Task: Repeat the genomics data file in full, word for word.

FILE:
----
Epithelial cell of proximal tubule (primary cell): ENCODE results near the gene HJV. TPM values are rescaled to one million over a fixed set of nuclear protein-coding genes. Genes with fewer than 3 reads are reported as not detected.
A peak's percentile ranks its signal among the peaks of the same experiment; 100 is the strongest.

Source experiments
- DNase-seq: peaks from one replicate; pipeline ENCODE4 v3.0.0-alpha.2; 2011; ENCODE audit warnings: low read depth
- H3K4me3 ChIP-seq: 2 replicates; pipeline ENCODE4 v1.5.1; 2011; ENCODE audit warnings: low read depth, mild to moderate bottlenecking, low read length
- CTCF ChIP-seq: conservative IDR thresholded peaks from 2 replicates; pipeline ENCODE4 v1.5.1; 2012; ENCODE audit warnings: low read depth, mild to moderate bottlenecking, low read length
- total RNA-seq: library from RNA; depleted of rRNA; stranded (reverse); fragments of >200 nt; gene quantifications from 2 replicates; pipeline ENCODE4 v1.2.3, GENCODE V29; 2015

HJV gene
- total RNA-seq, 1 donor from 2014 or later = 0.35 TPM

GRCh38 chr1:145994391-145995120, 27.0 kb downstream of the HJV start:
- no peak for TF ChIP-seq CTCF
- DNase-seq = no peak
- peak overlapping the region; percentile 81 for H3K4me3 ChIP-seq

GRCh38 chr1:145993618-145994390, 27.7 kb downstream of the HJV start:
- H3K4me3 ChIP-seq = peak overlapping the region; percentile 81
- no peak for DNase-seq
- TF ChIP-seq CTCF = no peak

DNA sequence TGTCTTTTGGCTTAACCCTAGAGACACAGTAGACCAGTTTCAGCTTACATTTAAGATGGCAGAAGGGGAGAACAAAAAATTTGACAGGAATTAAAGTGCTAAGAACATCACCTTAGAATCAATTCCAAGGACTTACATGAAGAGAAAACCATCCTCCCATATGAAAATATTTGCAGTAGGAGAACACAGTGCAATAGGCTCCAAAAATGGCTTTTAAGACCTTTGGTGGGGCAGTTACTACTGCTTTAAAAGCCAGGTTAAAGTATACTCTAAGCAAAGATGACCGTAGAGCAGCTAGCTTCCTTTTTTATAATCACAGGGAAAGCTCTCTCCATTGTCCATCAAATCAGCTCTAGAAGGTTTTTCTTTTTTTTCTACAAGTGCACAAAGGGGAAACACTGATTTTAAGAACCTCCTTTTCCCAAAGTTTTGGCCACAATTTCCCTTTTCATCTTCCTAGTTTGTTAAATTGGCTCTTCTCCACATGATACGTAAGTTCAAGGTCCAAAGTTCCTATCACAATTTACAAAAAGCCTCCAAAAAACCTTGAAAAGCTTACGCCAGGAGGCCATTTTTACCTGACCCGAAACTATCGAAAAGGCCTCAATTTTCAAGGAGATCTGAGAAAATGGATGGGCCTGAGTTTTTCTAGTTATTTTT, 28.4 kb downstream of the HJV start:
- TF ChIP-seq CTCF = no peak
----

Epithelial cell of proximal tubule (primary cell): ENCODE results near the gene HJV. TPM values are rescaled to one million over a fixed set of nuclear protein-coding genes. Genes with fewer than 3 reads are reported as not detected.
A peak's percentile ranks its signal among the peaks of the same experiment; 100 is the strongest.

Source experiments
- DNase-seq: peaks from one replicate; pipeline ENCODE4 v3.0.0-alpha.2; 2011; ENCODE audit warnings: low read depth
- H3K4me3 ChIP-seq: 2 replicates; pipeline ENCODE4 v1.5.1; 2011; ENCODE audit warnings: low read depth, mild to moderate bottlenecking, low read length
- CTCF ChIP-seq: conservative IDR thresholded peaks from 2 replicates; pipeline ENCODE4 v1.5.1; 2012; ENCODE audit warnings: low read depth, mild to moderate bottlenecking, low read length
- total RNA-seq: library from RNA; depleted of rRNA; stranded (reverse); fragments of >200 nt; gene quantifications from 2 replicates; pipeline ENCODE4 v1.2.3, GENCODE V29; 2015

HJV gene
- total RNA-seq, 1 donor from 2014 or later = 0.35 TPM

GRCh38 chr1:145994391-145995120, 27.0 kb downstream of the HJV start:
- no peak for TF ChIP-seq CTCF
- DNase-seq = no peak
- peak overlapping the region; percentile 81 for H3K4me3 ChIP-seq

GRCh38 chr1:145993618-145994390, 27.7 kb downstream of the HJV start:
- H3K4me3 ChIP-seq = peak overlapping the region; percentile 81
- no peak for DNase-seq
- TF ChIP-seq CTCF = no peak

DNA sequence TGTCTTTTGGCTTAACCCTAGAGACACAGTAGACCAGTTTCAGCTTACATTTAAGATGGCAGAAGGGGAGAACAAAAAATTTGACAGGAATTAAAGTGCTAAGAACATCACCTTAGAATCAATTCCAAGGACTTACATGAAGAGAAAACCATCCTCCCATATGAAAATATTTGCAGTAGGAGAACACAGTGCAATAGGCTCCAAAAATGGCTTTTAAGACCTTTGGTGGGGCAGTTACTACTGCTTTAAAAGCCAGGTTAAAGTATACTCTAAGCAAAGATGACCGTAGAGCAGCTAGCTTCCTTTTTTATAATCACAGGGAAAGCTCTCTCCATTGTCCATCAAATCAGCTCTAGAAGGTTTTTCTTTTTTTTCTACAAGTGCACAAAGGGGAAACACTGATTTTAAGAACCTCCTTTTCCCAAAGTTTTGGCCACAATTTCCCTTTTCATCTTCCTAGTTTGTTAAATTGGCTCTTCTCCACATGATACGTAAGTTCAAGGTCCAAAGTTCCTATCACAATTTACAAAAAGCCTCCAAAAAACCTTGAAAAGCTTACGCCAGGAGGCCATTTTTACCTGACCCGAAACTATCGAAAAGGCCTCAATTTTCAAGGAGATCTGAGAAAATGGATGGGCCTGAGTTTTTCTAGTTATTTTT, 28.4 kb downstream of the HJV start:
- TF ChIP-seq CTCF = no peak